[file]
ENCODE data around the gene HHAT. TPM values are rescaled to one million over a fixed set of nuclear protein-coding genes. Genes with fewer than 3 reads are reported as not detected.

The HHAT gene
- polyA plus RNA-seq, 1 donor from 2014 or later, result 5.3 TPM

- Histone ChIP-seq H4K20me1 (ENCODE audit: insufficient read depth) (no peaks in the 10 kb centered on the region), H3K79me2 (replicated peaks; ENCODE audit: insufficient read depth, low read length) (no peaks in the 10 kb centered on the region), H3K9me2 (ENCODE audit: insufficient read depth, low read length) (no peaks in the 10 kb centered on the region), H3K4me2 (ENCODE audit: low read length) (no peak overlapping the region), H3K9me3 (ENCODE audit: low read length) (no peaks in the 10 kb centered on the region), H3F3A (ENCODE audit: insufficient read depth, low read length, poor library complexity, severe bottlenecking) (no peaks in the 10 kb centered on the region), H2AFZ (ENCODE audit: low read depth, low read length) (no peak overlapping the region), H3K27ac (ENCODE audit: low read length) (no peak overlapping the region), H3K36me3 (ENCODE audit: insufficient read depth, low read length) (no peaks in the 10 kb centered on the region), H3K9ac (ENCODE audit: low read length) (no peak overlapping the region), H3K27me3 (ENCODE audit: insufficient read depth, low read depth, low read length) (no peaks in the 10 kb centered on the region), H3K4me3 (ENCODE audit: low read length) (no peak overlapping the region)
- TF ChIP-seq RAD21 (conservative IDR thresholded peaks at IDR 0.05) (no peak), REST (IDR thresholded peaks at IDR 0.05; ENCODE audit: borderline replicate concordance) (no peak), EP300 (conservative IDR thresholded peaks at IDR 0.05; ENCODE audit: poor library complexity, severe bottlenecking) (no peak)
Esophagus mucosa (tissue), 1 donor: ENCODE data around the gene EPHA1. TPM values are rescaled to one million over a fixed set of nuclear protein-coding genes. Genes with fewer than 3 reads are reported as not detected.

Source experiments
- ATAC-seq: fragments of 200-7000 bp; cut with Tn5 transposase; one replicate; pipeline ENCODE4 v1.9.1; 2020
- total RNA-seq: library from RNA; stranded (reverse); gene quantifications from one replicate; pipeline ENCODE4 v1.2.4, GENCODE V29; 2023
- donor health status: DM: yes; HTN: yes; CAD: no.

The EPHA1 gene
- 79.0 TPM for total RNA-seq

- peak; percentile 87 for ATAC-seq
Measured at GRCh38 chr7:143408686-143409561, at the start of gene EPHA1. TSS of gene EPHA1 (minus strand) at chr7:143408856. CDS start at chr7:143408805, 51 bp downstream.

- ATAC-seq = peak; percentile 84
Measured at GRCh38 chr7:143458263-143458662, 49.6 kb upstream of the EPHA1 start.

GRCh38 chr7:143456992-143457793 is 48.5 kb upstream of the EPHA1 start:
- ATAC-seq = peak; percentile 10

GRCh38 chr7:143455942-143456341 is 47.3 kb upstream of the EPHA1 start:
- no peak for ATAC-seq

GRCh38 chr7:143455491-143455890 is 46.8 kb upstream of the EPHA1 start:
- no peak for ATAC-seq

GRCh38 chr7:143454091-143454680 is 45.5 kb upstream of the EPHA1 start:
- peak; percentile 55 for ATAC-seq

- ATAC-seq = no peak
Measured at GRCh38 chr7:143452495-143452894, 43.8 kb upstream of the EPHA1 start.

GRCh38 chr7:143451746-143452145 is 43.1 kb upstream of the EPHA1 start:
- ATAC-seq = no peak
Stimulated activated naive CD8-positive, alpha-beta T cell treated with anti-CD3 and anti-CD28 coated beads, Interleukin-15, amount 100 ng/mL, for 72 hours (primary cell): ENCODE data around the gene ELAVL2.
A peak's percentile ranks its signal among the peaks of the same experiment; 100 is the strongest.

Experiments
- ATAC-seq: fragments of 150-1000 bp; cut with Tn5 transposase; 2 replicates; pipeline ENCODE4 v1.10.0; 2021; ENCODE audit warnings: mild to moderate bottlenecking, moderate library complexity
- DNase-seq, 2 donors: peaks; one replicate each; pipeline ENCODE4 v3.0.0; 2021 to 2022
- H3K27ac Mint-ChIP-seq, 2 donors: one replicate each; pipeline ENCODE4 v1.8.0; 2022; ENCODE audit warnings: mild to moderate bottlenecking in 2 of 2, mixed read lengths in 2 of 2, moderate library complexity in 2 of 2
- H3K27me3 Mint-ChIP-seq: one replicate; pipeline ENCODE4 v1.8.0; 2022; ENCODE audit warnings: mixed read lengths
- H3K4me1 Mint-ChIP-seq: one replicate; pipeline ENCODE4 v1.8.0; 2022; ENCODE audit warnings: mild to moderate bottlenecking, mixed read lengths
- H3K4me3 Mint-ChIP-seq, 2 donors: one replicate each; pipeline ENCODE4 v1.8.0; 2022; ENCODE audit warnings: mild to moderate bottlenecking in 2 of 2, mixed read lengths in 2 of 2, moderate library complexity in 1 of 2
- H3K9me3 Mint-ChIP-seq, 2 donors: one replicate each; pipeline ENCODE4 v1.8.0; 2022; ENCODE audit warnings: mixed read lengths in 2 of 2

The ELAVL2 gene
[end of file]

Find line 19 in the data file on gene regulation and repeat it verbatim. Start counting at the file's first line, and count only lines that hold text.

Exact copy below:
GRCh38 chr7:143455942-143456341 is 47.3 kb upstream of the EPHA1 start: